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Defense and Foreign Affairs Daily

Sep 21, 2004

Essential reading: A fresh look at Sun Tzu by, his descendants

Sun Tzu’s Art of War: The Modern Chinese Interpretation. By Gen. Tao Hanzhang.
Translated  by Yian Shibing. New York, 2000: Main Street, a division of Sterling Publishing Co., Inc. ISBN:1-4027-1291-X.176pp, hardcover.

Review by Dr Assad Homayoun, Senior Fellow, International Strategic Studies Association.

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Many translations and commentaries have been written and published about the Chinese Strategic philosopher Sun Tzu’s book, The Art of War. Among them, the translation and interpretation by Samuel B. Griffith, with a foreword by B. H. Liddell Hart; and the translations and commentaries by Ralph D. Sawyer and the 19th Century volume by Lionel Giles are important.

War and politics are inseparable and complement each other. War has been always instrument of policy and has unfailingly been used throughout history for the attainment of political purpose. As Mao Zedong, who much benefited from the teachings of Sun Tzu, says, politics is war without bloodshed and war is politics with bloodshed. Many books have been written of War  and politics, including the great manuals:

      The Artashastra, of Kautalya, the 4th Century BCE treatise from India, on art and science polity, ruling and war;

      A Mirror for the Ruler (Ghabus-Namah), by  Amir Kaikawos Woshmgir, of Persia; 11th Century;

      On the Art of Ruling (Siyasat-Namah), by Persian statesman Nizam al-Mulk, the Grand Vizier of Seljuq, a Sultan of the 11th Century  who was assassinated by Ismailites;

      Fatwa-i-Jahandari (Guidebook for the King) by Indian historian Zia Barrani; 14th Century;

      The Prince, as well as The Art of War, and The Discourses, by Niccol Machiavelli, the 15th Century Florentine; and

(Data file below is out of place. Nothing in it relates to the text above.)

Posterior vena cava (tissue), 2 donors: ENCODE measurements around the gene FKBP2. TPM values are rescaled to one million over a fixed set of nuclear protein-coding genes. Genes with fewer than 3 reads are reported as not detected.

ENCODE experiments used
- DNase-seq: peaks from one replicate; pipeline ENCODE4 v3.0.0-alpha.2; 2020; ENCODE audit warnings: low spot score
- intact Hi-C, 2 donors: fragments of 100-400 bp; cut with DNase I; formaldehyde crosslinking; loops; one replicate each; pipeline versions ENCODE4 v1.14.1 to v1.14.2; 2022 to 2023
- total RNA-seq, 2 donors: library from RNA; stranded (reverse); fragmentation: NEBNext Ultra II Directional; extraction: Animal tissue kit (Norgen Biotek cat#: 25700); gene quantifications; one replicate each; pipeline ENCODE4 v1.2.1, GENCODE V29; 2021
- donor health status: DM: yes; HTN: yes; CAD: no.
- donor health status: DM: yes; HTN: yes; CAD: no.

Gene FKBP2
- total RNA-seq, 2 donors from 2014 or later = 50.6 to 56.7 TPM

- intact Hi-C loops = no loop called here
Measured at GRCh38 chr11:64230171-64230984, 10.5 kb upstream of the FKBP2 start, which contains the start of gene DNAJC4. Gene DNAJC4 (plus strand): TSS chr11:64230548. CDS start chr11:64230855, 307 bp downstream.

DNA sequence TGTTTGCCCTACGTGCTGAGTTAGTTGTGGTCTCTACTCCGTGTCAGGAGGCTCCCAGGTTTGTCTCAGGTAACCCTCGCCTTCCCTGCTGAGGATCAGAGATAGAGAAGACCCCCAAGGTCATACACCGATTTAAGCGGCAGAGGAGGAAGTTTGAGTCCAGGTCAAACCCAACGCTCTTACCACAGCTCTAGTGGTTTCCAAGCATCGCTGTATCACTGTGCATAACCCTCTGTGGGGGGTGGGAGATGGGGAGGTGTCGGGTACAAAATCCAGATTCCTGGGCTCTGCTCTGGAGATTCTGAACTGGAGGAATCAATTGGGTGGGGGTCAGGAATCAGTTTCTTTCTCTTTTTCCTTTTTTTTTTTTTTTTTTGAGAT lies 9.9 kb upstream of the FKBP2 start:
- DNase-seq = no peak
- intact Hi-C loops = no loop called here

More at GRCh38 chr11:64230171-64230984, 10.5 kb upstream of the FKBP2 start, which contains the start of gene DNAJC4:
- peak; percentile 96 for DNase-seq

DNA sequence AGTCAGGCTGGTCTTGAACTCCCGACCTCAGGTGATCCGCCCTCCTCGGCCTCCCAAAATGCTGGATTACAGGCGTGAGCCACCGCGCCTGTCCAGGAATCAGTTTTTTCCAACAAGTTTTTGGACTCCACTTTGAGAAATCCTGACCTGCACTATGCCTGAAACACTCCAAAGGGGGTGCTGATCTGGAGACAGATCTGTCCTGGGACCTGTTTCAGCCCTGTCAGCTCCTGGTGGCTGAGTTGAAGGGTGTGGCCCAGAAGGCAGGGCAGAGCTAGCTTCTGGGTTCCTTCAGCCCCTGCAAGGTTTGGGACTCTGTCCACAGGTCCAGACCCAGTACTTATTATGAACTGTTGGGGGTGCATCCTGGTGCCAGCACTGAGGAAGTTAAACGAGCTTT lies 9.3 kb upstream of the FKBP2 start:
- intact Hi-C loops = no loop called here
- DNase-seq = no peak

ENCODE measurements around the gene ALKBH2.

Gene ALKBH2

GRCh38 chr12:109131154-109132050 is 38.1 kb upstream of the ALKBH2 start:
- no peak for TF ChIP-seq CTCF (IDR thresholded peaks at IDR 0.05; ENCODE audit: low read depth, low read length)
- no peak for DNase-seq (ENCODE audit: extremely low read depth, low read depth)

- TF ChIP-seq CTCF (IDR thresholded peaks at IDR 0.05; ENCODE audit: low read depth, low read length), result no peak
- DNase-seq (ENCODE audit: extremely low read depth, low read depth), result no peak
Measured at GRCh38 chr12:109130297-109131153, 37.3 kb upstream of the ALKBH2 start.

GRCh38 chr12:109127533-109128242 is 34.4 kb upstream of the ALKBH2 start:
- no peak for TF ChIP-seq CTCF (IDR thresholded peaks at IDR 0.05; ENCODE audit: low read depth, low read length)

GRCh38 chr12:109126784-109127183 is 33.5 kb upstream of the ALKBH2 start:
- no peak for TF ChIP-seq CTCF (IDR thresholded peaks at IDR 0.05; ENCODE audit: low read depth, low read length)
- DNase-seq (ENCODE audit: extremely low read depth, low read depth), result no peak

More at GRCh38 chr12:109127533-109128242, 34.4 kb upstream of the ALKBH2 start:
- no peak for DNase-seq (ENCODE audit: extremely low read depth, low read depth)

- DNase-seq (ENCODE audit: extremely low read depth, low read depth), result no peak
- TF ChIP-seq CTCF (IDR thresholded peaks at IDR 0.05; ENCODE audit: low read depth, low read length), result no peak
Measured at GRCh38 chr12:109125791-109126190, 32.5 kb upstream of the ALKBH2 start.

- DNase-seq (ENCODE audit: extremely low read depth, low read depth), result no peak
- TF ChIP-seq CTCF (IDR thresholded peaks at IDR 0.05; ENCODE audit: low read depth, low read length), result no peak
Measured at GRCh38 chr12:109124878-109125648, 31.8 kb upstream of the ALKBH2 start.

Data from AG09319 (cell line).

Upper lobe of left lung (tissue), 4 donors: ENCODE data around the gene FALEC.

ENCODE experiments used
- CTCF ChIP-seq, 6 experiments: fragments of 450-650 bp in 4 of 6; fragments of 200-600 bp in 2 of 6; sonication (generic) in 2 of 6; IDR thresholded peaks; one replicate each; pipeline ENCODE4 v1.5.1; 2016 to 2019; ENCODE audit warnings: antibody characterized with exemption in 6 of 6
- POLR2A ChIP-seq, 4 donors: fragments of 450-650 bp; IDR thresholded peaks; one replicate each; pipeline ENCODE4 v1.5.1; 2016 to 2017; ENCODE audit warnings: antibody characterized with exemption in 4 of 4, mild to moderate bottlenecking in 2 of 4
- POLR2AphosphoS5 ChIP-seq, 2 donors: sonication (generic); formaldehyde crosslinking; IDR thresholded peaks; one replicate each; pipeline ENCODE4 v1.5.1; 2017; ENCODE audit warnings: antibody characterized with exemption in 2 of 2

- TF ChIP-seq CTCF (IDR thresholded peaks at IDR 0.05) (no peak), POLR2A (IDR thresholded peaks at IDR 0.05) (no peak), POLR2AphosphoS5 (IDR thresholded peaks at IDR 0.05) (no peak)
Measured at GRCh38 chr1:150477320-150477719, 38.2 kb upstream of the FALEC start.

On War, by the 19th Century German Strategist, Carl Von Clausewitz, who unified the philosophy of politics with the philosophy of war; as well as the great works of Liddell Hart, Mahan, and others

As Machiavelli’s The Prince is the “Grammar for Power” so is Sun Tzu’s The Art of War a “Grammar for War”. And, both — but especially Sun Tzu’s book — are vitally important and applicable for the kind of war the world is now facing and calling asymmetrical warfare, or non-conventional warfare, such as terrorism, information, knowledge warfare, and cyberwar.

For thousands of years, terrorism has been used to promote religious, political, social and linguistic causes. But as was demonstrated in the cataclysmic events of September 11, 2001, by using commercial airliners as explosive missiles to cause indiscriminate civilian death and destruction, terrorism has been elevated to a strategic level of violence, both in range and scope. Today, terrorists have access to internet. They get money and support of some isolated governments, and are essentially invisible, without geography of their own, and they pose a serious threat to international order and civilization. What we can expect in the future with a great degree of certainty is that the terrorists will employ chemical, biological and possibly nuclear means to produce mass casualty. As CIA Director John McLaughlin recently said: “In the September 2001, we had ample warning of an attack ... We had the conviction that something big was coming at us. We have that same conviction now.”

This does not portend well for the future in political, social or economic terms.

The goal in every war is victory and attaining political result. The world will come soon to the conclusion that victory over international terrorism must come at any price.